A will does not prevent your estate from going through probate court, but it can reduce the time and cost of the process if it is done well. You can address contingent beneficiaries if a loved one passes before they can inherit, further protecting your estate from state ownership. You can also take steps to discourage or limit the success of a will contest, as any disputes can significantly lengthen the probate process and create stress for your family.

Is a Trust Better Than a Will in Louisiana?

There are several benefits to creating a trust in addition to a will. Like a will, a trust enables you to distribute your assets to your beneficiaries and place control and care of the assets to a personal representative, known as a trustee.

One important difference between a will and a trust is a trust will keep your assets from passing through probate court, while a will cannot. It can be useful to keep your estate out of probate through one or more trusts, as this will save your loved ones significant time and cost before receiving their inheritance. A trust also enables you to name specifications for when assets are released to beneficiaries, such as when they come of age.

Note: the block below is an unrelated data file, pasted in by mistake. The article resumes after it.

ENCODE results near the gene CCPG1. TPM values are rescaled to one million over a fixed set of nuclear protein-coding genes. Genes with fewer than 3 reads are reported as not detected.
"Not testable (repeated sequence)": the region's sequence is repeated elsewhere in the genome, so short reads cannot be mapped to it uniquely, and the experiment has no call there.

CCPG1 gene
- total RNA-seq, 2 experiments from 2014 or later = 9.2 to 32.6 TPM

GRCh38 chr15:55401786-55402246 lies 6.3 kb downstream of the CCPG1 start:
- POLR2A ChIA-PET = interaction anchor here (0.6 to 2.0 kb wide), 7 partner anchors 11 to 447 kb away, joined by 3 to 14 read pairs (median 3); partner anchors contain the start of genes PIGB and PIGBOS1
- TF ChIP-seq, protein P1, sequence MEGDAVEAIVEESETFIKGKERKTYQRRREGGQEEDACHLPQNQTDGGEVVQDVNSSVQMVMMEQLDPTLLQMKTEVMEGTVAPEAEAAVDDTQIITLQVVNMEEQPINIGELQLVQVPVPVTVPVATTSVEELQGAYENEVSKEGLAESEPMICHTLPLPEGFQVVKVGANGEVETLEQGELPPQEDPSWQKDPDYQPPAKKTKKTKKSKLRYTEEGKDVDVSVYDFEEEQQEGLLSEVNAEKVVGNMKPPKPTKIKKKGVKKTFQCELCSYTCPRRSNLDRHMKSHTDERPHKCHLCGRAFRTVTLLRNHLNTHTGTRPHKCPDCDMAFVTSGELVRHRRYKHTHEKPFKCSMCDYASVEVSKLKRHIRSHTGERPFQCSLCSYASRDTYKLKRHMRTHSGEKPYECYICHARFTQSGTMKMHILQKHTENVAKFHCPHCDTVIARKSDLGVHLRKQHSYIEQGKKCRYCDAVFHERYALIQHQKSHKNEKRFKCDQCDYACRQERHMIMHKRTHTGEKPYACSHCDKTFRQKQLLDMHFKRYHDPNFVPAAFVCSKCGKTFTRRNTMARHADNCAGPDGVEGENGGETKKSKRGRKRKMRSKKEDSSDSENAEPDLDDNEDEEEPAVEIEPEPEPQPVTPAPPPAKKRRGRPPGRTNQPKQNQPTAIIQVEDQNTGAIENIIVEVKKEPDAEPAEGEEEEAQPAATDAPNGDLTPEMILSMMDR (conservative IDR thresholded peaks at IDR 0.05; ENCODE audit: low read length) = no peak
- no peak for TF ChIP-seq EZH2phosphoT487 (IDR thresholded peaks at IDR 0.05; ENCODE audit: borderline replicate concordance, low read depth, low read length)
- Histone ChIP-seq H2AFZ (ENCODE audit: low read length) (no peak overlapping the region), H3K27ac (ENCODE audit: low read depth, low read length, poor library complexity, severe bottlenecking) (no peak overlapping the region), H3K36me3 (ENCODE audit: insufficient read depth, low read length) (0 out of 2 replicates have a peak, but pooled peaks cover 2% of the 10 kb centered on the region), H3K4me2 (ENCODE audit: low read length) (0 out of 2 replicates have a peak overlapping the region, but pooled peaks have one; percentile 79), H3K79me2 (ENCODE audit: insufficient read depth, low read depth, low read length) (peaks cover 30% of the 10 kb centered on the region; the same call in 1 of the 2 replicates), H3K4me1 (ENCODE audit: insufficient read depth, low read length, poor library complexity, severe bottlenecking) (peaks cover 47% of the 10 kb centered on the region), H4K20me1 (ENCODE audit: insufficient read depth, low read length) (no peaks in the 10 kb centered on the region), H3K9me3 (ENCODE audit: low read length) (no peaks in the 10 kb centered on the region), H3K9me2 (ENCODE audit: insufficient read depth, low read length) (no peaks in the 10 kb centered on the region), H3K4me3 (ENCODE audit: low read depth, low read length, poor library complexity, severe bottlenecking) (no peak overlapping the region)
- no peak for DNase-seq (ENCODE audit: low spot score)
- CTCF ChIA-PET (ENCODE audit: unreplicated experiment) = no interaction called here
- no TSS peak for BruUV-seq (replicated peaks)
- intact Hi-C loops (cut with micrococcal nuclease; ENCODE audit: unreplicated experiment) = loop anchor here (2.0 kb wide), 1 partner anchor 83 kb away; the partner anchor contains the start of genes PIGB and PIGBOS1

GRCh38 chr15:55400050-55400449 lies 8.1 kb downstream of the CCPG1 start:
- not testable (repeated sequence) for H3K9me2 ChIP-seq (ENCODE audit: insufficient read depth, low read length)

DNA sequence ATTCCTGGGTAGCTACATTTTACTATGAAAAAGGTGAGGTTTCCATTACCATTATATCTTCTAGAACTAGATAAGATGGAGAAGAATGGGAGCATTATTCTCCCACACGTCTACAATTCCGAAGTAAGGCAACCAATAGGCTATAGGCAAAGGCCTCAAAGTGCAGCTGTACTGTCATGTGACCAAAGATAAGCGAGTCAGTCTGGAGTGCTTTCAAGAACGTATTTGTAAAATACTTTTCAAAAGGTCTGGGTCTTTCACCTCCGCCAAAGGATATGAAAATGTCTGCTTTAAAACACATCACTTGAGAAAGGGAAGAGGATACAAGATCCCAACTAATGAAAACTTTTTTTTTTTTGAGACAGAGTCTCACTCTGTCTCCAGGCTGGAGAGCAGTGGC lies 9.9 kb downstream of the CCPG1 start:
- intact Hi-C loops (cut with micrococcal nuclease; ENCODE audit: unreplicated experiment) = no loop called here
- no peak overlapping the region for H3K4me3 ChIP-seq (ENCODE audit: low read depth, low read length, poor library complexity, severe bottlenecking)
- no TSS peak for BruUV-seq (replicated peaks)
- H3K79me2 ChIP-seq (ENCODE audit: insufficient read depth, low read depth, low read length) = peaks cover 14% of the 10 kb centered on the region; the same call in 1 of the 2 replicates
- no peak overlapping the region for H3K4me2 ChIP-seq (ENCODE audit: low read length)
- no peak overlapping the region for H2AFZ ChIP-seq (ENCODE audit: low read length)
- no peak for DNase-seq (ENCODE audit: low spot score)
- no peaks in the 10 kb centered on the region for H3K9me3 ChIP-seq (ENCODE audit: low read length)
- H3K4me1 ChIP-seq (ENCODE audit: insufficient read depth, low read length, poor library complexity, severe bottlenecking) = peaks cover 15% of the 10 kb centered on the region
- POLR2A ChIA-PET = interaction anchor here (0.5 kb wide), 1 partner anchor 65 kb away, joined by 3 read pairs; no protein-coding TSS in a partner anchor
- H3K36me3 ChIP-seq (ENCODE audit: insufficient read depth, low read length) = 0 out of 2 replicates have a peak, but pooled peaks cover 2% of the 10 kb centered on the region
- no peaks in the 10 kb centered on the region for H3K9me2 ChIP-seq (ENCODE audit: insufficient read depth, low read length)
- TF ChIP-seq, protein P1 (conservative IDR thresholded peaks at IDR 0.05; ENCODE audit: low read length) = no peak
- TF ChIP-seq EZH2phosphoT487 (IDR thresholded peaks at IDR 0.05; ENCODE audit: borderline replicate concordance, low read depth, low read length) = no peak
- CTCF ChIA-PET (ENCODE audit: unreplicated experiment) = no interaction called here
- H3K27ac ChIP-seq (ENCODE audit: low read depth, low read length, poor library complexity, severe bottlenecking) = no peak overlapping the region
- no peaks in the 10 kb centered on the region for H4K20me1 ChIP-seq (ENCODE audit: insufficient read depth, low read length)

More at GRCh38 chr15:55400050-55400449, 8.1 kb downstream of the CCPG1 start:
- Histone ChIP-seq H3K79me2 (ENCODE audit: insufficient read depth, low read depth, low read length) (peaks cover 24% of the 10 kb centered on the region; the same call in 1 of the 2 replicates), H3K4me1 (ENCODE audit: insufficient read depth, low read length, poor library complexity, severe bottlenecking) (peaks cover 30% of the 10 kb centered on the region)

If you are unsure whether or not you need a trust for your assets, speak with an experienced estate planning attorney. They can review your unique needs, beneficiaries, and assets and then help you make informed decisions about your estate planning options.

Why Do I Need an Attorney to Create a Will?

Although it is not legally required in Louisiana to retain an attorney while creating a will, it is recommended for the numerous benefits. If the will you create on your own is found to be invalid after your death, your assets will likely not be distributed according to your wishes, and you will have wasted the time and energy associated with creating a will.